After eight years of apprenticeships and sandwich learning, she received a degree from Loughborough University. She then spent about 20 years in industry, working in everything from polymer process to coal mining, before returning to academia with a PhD at Nottingham. A post-doctorate at UCL followed, before she went to Sheffield as director of learning and teaching in mechanical engineering. Now, she has recently been confirmed as chief academic officer at the New Model Institute for Technology and Engineering (NMITE) in Hereford.
Such a diverse career in industry and academia has given Professor Gibbs a unique perspective on engineering education and employer demands, and NMITE president Professor Elena Rodriguez-Falcon says her background will be “hugely important” at the new university, helping it deliver a new style of engineering education by challenging conventions.
“I understand that a job has to be done,” Professor Gibbs tells Professional Engineering. “What does it mean for a student to get 50% on the task that you just set? Because there is no 50% in the engineering world, you have to stick with a job until it's done. And I've always thought it's a great shame that we don't have more structures that support students to actually stick with a job until it's done, because there's great learning there.”
Such an approach will not just make well-rounded graduates, Professor Gibbs says, but it will also “deliver value” for employers. She mentions reports from the Royal Academy of Engineering and Engineering UK, which stress the importance of ‘work ready’ graduates for engineering companies. Professor Gibbs’ own research found employers praising graduates’ analytical work on very specific problems, but saying they struggle when asked to start more complex and multi-disciplinary projects.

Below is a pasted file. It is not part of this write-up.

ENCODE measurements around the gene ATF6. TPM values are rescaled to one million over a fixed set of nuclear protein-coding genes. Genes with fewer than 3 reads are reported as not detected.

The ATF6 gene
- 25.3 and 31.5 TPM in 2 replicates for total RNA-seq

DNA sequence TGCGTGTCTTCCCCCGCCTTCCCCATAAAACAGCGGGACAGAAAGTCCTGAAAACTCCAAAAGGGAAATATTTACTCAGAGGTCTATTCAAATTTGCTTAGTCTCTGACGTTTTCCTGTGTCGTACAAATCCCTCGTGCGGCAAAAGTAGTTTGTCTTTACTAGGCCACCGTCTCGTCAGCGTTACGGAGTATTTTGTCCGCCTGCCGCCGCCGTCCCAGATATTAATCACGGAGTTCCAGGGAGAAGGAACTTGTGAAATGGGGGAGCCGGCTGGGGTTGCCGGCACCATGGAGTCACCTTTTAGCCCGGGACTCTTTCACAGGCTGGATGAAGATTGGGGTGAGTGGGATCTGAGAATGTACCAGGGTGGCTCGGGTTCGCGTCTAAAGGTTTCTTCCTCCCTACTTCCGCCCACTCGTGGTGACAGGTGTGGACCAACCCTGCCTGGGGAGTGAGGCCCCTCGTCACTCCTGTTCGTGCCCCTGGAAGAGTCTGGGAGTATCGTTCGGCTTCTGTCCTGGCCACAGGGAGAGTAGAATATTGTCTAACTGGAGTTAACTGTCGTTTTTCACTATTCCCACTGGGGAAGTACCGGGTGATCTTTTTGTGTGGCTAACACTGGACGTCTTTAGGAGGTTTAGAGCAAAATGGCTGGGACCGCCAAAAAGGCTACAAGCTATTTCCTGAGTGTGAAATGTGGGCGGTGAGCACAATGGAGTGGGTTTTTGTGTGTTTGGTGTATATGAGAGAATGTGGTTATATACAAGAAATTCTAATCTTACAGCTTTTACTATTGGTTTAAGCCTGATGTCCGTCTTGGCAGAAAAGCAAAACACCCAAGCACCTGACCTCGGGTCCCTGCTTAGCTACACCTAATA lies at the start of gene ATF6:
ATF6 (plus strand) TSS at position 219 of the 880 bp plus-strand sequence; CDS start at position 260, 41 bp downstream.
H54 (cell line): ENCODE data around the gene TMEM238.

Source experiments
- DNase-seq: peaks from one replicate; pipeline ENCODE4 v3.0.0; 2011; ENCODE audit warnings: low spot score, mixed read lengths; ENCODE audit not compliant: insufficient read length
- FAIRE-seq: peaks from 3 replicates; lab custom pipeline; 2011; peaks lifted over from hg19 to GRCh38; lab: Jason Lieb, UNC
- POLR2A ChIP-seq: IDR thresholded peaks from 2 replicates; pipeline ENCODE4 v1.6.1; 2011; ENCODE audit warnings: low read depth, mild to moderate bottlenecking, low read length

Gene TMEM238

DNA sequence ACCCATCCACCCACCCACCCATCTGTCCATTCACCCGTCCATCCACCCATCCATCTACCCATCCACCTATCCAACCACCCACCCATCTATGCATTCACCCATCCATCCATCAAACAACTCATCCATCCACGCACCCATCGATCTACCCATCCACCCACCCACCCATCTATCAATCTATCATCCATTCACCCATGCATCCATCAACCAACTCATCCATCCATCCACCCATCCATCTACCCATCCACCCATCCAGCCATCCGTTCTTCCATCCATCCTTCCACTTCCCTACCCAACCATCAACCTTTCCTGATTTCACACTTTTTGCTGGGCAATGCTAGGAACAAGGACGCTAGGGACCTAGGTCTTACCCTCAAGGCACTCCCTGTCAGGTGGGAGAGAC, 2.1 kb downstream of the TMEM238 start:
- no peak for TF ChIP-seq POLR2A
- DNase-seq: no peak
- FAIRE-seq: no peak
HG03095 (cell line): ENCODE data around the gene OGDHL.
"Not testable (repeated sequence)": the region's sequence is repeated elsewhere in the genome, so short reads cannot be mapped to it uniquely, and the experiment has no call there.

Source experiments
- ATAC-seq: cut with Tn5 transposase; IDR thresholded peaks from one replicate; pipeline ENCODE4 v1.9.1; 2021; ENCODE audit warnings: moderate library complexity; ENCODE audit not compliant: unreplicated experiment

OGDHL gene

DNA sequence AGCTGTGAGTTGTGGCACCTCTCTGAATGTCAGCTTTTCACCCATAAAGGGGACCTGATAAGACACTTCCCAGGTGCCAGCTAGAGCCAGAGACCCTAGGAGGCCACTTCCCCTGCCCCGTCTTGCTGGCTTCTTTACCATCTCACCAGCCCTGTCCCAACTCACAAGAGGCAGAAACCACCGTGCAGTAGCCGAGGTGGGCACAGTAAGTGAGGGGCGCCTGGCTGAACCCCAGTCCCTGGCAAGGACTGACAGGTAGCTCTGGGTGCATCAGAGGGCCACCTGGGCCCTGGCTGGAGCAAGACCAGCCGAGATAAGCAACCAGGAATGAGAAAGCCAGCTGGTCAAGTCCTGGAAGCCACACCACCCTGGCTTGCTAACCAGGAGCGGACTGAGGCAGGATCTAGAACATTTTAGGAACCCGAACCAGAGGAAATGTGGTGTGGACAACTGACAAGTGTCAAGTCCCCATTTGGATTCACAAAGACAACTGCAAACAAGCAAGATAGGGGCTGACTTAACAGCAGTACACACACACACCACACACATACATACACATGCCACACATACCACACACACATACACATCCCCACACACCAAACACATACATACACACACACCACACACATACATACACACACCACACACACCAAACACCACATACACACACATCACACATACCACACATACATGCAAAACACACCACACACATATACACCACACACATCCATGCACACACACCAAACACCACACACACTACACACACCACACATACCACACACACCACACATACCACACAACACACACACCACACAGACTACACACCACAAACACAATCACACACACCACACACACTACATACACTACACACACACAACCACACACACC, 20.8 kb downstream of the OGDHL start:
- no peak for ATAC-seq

“Just this week we had a partnerships advisory group at NMITE, talking to a recruitment agent,” she says. “They were saying that these quite extensive, expensive graduate schemes exist in the engineering sector because, unlike other sectors, graduates are not able to add value as quickly as other types of graduates do. They just can't get going fast enough. And so that's what underpins our approach.”
‘Who, what and how’
NMITE is still going through the regulatory process, with an aim to take in students next year. When it does, the ‘who, what and how’ it teaches will be different from other higher education providers.
The team aims to reduce barriers to entry to encourage a diverse range of learners. Applicants will not need a maths A-Level, for example – instead, there will be supportive maths teaching alongside engineering concepts. Maths GCSEs are required, and students must not be ‘scared’ of it.
The university aims to teach a three-year MEng in integrated engineering, accredited by a professional engineering institute. The integrated approach will be more well-rounded than typical engineering degrees, but with less in-depth examination of complex concepts.